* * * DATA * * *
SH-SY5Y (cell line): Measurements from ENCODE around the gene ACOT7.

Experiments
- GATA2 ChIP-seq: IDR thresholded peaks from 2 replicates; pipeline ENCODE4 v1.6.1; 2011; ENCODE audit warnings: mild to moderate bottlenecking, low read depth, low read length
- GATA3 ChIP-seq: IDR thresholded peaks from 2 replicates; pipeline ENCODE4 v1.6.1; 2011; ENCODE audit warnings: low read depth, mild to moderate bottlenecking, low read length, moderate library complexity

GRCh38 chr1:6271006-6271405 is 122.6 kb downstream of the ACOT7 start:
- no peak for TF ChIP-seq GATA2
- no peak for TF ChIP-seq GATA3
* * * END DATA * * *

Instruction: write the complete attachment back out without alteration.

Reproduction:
SH-SY5Y (cell line): Measurements from ENCODE around the gene ACOT7.

Experiments
- GATA2 ChIP-seq: IDR thresholded peaks from 2 replicates; pipeline ENCODE4 v1.6.1; 2011; ENCODE audit warnings: mild to moderate bottlenecking, low read depth, low read length
- GATA3 ChIP-seq: IDR thresholded peaks from 2 replicates; pipeline ENCODE4 v1.6.1; 2011; ENCODE audit warnings: low read depth, mild to moderate bottlenecking, low read length, moderate library complexity

GRCh38 chr1:6271006-6271405 is 122.6 kb downstream of the ACOT7 start:
- no peak for TF ChIP-seq GATA2
- no peak for TF ChIP-seq GATA3